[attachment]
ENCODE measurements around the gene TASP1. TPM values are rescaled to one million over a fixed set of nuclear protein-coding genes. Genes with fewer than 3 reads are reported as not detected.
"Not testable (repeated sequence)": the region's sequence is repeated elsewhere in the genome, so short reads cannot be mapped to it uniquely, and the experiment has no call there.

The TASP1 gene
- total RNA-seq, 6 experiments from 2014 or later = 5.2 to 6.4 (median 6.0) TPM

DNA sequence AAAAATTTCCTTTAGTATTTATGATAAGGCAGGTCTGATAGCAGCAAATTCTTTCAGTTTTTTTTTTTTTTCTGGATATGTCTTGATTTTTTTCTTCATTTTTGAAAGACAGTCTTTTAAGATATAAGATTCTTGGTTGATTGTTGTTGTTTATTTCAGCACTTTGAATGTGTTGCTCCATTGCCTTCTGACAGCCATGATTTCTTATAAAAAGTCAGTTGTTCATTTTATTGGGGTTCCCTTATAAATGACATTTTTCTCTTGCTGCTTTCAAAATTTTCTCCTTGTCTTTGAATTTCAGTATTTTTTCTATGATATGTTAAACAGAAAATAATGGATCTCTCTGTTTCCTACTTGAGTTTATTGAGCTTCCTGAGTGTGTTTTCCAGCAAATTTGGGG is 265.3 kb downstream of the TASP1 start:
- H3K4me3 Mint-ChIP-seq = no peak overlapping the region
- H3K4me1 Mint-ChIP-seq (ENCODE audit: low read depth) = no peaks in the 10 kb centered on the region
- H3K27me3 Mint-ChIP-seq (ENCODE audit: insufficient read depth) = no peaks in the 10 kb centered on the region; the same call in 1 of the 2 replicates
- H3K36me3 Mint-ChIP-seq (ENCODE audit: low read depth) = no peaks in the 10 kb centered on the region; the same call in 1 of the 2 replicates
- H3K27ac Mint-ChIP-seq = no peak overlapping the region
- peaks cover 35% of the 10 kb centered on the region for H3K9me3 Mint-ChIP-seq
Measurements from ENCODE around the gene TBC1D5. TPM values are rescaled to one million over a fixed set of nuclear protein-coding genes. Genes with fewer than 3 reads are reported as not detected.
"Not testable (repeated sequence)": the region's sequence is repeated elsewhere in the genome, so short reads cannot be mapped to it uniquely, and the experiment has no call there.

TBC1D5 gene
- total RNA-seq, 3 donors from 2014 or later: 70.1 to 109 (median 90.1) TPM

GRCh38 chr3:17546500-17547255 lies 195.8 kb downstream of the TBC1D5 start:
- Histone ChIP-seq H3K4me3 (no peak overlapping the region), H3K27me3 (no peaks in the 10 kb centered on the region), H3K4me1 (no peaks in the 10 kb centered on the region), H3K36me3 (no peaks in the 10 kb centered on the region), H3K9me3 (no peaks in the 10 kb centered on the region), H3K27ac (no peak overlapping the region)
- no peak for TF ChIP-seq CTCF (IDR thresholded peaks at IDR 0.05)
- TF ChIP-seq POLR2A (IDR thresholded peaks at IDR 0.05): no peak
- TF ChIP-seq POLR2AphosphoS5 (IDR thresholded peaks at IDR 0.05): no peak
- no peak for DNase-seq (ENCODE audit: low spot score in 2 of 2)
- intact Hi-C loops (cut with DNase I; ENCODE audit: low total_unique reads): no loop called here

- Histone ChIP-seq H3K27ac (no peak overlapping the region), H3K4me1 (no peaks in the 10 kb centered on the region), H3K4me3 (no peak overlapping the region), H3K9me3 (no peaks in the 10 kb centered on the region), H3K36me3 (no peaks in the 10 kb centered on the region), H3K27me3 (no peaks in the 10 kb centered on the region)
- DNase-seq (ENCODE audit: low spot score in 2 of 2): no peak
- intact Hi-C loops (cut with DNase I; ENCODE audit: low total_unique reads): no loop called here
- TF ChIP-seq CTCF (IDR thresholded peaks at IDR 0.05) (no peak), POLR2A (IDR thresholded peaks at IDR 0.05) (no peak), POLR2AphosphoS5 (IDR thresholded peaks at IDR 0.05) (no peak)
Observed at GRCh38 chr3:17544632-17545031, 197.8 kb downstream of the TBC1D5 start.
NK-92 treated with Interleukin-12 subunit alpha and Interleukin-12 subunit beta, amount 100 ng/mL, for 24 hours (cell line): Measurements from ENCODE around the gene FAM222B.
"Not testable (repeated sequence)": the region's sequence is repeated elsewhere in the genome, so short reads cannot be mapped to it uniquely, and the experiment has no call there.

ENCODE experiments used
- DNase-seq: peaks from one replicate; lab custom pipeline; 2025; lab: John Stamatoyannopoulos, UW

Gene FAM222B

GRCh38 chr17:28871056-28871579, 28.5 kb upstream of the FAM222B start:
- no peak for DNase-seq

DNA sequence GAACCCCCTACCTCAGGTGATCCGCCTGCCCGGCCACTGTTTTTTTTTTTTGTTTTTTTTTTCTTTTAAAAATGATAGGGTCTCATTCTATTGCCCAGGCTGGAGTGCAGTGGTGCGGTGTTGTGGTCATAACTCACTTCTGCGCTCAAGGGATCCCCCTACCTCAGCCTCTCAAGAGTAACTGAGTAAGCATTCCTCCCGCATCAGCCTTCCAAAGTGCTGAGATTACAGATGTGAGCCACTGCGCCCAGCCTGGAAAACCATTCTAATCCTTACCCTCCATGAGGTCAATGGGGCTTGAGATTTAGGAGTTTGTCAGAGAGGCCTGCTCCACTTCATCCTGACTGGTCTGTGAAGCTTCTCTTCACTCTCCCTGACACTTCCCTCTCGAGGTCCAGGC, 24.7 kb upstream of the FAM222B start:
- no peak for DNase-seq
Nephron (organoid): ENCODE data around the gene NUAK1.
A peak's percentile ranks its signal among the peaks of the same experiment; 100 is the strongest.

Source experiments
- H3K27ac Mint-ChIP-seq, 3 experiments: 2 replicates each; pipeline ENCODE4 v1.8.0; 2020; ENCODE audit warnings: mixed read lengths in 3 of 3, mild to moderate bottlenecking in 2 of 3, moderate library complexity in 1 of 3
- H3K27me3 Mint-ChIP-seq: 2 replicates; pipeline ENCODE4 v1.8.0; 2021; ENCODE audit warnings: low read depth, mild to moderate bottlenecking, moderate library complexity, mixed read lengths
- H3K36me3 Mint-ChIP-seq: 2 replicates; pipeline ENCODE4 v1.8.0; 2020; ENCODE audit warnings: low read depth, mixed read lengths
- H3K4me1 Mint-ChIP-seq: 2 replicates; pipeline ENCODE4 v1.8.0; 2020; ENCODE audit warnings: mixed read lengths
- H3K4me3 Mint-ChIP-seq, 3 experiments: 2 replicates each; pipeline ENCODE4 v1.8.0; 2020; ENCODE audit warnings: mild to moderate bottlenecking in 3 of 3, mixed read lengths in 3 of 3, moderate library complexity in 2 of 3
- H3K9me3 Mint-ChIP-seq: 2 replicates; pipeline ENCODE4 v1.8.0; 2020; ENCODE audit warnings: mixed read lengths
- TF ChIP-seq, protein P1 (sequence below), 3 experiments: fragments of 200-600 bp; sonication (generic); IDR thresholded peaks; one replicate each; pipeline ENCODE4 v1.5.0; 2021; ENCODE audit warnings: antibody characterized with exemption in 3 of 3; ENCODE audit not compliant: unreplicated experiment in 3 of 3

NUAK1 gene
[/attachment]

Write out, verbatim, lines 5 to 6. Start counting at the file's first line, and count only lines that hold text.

DNA sequence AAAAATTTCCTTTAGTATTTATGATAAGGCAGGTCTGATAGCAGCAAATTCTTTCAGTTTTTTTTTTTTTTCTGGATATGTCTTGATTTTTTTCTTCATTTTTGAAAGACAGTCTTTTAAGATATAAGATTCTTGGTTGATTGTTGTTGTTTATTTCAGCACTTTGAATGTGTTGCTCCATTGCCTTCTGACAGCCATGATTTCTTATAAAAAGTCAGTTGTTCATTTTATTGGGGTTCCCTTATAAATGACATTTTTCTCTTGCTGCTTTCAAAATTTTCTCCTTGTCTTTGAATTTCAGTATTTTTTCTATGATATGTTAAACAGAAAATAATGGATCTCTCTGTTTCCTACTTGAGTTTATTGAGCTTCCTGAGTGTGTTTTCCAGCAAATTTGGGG is 265.3 kb downstream of the TASP1 start:
- H3K4me3 Mint-ChIP-seq = no peak overlapping the region